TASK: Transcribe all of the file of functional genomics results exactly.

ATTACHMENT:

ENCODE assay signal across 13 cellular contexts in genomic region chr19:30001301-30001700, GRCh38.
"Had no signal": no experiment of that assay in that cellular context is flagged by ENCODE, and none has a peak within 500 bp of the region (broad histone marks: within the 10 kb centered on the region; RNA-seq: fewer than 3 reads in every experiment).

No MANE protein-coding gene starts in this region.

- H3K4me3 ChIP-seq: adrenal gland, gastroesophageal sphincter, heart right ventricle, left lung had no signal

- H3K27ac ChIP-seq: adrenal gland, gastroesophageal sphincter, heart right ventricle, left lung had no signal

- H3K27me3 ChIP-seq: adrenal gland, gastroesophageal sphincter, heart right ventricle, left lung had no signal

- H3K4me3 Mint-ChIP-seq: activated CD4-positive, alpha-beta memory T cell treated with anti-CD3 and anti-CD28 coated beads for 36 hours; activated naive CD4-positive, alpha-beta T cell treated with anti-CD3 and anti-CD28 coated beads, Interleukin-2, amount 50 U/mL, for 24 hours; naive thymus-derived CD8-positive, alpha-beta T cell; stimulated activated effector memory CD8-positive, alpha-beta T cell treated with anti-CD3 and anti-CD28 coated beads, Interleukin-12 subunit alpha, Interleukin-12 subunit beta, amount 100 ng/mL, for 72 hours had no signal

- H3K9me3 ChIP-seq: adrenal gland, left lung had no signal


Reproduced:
ENCODE assay signal across 13 cellular contexts in genomic region chr19:30001301-30001700, GRCh38.
"Had no signal": no experiment of that assay in that cellular context is flagged by ENCODE, and none has a peak within 500 bp of the region (broad histone marks: within the 10 kb centered on the region; RNA-seq: fewer than 3 reads in every experiment).

No MANE protein-coding gene starts in this region.

- H3K4me3 ChIP-seq: adrenal gland, gastroesophageal sphincter, heart right ventricle, left lung had no signal

- H3K27ac ChIP-seq: adrenal gland, gastroesophageal sphincter, heart right ventricle, left lung had no signal

- H3K27me3 ChIP-seq: adrenal gland, gastroesophageal sphincter, heart right ventricle, left lung had no signal

- H3K4me3 Mint-ChIP-seq: activated CD4-positive, alpha-beta memory T cell treated with anti-CD3 and anti-CD28 coated beads for 36 hours; activated naive CD4-positive, alpha-beta T cell treated with anti-CD3 and anti-CD28 coated beads, Interleukin-2, amount 50 U/mL, for 24 hours; naive thymus-derived CD8-positive, alpha-beta T cell; stimulated activated effector memory CD8-positive, alpha-beta T cell treated with anti-CD3 and anti-CD28 coated beads, Interleukin-12 subunit alpha, Interleukin-12 subunit beta, amount 100 ng/mL, for 72 hours had no signal

- H3K9me3 ChIP-seq: adrenal gland, left lung had no signal